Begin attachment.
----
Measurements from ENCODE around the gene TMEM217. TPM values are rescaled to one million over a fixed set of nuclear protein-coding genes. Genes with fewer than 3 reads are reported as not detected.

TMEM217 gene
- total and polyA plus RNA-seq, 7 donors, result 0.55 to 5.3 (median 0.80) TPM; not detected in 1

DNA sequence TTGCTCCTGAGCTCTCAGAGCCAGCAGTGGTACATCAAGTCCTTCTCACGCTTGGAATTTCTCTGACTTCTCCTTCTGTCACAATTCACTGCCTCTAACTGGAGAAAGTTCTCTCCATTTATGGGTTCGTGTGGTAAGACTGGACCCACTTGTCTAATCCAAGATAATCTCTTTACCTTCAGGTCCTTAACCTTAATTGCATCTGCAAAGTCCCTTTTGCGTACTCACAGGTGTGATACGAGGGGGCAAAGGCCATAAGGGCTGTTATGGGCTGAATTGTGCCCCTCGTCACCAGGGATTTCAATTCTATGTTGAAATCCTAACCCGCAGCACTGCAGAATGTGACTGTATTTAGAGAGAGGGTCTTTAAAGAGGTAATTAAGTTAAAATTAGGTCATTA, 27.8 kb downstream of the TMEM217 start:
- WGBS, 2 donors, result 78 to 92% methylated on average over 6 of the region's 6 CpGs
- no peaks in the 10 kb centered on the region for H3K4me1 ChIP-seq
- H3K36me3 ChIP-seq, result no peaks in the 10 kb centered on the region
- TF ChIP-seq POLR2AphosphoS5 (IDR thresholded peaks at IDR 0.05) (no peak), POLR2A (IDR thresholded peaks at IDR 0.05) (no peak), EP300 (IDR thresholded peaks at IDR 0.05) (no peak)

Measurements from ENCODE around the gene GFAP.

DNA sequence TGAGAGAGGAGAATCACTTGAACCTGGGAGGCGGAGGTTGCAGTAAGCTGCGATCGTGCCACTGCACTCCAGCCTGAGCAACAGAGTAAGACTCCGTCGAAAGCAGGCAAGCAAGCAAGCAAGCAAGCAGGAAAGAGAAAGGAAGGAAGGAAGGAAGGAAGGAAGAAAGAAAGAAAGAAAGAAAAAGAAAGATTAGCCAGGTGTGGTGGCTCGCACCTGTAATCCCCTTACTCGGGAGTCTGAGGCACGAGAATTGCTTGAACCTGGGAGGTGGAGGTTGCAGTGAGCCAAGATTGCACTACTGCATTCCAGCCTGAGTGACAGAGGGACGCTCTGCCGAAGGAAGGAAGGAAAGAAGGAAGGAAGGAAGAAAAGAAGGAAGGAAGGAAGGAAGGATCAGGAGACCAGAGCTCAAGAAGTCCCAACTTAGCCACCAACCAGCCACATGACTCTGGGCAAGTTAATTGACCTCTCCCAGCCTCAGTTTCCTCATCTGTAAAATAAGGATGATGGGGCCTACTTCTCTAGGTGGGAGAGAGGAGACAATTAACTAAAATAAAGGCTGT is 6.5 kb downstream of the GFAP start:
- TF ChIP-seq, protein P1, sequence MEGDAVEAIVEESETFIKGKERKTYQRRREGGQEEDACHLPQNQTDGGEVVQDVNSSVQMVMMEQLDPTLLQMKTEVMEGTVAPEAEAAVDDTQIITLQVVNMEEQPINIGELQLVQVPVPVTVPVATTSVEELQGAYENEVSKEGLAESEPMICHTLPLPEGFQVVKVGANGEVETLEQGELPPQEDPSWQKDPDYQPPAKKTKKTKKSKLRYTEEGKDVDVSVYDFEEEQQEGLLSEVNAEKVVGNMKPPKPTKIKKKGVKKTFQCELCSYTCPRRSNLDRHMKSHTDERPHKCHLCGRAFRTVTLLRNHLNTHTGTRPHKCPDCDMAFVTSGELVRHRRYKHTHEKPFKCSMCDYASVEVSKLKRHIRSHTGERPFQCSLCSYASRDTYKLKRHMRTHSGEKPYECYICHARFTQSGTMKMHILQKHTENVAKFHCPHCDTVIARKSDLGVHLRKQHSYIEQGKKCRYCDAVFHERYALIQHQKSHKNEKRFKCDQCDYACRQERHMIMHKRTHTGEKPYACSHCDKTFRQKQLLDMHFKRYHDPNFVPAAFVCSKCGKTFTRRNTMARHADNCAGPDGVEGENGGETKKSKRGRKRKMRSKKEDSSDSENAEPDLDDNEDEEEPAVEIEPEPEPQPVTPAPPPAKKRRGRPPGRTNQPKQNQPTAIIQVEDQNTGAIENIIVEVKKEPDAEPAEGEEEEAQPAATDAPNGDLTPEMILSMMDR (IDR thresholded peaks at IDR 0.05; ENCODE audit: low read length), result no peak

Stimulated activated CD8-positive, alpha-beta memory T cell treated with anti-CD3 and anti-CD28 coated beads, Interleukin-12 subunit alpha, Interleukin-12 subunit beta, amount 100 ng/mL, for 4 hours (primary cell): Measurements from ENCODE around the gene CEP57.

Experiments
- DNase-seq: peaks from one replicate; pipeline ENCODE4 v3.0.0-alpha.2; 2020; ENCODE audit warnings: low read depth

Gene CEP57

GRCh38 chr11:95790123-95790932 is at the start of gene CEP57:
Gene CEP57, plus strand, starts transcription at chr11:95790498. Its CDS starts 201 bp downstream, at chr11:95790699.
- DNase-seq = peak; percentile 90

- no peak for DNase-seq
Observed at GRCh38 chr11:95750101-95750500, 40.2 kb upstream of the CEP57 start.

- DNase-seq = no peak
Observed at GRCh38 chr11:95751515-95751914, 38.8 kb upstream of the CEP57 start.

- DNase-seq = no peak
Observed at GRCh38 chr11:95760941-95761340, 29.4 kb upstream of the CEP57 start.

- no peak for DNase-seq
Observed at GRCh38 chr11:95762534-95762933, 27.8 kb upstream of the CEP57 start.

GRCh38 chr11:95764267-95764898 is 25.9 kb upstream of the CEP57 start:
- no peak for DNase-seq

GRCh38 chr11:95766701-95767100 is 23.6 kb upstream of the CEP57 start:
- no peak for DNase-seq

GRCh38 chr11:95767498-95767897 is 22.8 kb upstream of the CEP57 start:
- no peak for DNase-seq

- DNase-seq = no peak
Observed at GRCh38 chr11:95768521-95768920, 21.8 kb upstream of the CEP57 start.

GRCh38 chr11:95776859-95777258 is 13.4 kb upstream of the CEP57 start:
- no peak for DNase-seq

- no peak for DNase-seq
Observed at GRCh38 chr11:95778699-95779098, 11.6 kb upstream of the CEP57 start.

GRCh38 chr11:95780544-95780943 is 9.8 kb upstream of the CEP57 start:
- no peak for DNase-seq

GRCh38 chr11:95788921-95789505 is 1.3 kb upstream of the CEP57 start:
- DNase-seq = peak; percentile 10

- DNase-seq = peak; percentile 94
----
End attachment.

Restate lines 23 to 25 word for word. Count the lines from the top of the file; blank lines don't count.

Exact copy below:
- DNase-seq = no peak
Observed at GRCh38 chr11:95760941-95761340, 29.4 kb upstream of the CEP57 start.

- no peak for DNase-seq